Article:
Tokyo is under a month-long state of "quasi-emergency" ahead of the Summer Olympics as COVID-19 cases continue to rise throughout the country.
The restrictions go into effect on Monday, April 12 for the prefectures of Tokyo, Okinawa, and Kyoto, Reuters reported.
Prime Minister Yoshihide Suga has urged against all nonessential travel to and from the targeted regions, although there are no repercussions for those who do not comply.
"We're extremely alarmed by the situation," Yasutoshi Nishimura, the minister in charge of the government's coronavirus response, told The Japan Times. "Although the measures target only specific areas, we're going to implement very strong measures to contain the virus from spreading within them, as infections are rapidly becoming rampant."
Although Tokyo has not yet announced its specific restrictions, the governor could enact curfews for bars and restaurants. Those who do not comply will be subject to a fine while those who do follow the suggestions will be given financial compensation.
Unlike a full state of emergency, these rules do not give prefecture governors the ability to order the closure of businesses.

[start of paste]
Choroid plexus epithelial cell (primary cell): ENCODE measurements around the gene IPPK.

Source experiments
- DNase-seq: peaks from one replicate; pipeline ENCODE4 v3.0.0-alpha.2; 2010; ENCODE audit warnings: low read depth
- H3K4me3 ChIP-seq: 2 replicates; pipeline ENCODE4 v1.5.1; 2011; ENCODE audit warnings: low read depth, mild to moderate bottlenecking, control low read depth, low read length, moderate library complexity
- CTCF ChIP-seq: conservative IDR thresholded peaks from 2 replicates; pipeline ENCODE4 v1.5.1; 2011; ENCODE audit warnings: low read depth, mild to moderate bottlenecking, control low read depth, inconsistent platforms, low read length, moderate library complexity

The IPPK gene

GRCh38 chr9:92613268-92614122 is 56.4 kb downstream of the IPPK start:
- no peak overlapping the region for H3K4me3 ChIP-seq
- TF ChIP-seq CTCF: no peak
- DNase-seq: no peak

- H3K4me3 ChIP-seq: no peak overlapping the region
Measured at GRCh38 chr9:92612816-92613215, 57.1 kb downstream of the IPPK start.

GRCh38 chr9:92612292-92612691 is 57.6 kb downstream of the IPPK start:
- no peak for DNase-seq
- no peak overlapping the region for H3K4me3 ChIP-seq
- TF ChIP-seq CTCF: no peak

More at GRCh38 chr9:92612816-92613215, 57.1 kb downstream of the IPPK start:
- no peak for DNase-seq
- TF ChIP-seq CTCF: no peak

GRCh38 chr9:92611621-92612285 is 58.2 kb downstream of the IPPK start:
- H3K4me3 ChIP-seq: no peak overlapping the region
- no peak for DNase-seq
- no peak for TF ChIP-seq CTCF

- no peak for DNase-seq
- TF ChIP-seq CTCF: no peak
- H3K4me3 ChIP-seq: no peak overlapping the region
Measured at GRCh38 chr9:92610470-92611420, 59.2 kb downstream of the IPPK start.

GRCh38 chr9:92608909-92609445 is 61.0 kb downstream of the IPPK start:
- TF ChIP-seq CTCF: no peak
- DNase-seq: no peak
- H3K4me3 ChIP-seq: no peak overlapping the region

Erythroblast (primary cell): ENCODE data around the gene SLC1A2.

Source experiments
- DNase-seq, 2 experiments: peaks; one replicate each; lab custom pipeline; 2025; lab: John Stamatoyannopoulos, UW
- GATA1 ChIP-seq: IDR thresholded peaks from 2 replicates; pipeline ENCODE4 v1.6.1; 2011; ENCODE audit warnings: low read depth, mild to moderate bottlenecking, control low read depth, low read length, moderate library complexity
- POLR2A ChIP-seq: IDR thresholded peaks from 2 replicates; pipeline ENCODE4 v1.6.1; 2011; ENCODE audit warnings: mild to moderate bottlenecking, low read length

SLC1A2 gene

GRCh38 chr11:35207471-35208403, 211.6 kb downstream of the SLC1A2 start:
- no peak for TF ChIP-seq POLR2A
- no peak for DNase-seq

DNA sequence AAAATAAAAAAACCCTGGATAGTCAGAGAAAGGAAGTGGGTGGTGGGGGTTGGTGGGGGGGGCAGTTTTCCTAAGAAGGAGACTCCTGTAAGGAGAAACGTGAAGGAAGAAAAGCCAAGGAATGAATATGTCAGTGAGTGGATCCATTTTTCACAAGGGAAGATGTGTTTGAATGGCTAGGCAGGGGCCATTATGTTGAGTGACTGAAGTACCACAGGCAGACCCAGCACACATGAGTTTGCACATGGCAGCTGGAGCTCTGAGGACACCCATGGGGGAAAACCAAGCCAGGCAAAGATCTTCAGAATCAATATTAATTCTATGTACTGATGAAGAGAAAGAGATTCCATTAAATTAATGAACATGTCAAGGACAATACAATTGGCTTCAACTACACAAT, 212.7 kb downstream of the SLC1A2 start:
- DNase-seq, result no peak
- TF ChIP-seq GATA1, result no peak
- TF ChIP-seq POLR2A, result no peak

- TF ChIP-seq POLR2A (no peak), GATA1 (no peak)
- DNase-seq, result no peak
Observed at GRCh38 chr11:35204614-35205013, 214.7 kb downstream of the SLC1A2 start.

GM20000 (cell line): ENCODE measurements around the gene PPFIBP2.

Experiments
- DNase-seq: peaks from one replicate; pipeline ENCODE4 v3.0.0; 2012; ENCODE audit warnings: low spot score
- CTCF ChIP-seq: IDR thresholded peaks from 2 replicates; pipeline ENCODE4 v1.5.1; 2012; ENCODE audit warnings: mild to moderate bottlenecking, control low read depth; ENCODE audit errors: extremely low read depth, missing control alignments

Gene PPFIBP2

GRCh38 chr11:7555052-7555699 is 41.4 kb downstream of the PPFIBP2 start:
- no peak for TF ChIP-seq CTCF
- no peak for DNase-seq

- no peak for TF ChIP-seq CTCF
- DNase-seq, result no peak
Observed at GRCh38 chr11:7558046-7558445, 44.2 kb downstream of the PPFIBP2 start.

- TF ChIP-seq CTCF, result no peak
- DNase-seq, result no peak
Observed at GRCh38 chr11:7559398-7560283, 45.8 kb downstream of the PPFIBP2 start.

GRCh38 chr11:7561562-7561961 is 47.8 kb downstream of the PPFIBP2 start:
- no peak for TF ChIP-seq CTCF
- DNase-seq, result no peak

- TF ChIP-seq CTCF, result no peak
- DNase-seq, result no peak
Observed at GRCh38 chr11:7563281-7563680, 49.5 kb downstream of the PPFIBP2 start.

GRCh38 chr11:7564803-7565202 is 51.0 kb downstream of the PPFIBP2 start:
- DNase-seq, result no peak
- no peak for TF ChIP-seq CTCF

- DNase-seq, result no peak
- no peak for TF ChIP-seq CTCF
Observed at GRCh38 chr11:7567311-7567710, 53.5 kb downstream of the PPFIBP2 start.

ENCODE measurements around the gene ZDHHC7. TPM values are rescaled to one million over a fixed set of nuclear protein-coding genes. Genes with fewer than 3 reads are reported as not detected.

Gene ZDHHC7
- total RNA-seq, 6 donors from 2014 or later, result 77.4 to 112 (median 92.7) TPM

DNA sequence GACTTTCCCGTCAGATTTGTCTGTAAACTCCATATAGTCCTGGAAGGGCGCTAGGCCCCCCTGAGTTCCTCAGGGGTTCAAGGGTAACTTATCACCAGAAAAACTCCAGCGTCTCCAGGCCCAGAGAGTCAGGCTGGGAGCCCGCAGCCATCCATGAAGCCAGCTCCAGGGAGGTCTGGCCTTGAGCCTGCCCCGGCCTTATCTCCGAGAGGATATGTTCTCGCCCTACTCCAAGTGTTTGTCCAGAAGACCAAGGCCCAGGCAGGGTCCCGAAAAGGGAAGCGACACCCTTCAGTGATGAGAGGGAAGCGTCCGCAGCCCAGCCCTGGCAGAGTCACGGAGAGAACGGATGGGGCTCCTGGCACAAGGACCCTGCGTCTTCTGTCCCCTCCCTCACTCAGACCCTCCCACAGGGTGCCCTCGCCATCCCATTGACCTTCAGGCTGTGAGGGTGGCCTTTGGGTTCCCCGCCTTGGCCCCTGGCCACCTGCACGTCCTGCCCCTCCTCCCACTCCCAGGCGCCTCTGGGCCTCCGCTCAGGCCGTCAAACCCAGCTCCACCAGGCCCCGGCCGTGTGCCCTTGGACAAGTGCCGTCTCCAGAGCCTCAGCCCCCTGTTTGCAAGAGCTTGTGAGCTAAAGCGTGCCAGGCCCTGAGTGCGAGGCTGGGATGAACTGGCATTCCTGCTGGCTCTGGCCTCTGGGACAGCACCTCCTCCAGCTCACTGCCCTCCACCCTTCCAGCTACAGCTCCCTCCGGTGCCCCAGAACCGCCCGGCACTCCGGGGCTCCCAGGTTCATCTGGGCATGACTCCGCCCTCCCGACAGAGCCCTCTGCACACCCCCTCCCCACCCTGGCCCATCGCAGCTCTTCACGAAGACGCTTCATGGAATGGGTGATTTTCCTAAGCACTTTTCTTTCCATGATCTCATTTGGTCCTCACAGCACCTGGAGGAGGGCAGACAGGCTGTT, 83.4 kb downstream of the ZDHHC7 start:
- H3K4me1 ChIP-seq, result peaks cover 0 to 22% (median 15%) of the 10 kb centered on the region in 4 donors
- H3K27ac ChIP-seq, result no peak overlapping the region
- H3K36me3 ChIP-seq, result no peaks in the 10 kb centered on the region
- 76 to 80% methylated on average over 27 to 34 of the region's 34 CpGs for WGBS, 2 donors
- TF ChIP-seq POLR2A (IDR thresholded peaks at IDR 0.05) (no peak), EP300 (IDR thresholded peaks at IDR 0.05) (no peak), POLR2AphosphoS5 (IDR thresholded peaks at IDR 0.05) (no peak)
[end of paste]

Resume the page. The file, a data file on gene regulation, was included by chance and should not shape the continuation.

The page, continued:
The Tokyo area — made up of 23 central wards and six cities — will remain in its state of quasi-emergency until at least May 11. Kyoto and Okinawa will remain under the rules until May 5. The restrictions will run through Japan's "Golden Week" holiday season from April 29 through May 5.
Tokyo reported 555 new coronavirus cases on Wednesday, the highest number reported since early February. Japan has now counted more than 490,000 coronavirus cases in total and more than 9,300 deaths, according to Reuters.
Although Japan has reported far fewer COVID-19 cases than western countries, the country is on high alert ahead of the Tokyo Olympics. Earlier this week, Osaka declared a state of emergency and moved its portion of the Olympic Torch Relay into a private park, away from spectators.
More than 15,000 athletes are slated to descend upon Tokyo ahead of the start of the Olympics on July 23. Spectators from abroad have been banned from the games this year.
Cailey Rizzo is a contributing writer for Travel + Leisure, currently based in Brooklyn. You can find her on Twitter, Instagram, or at caileyrizzo.com.
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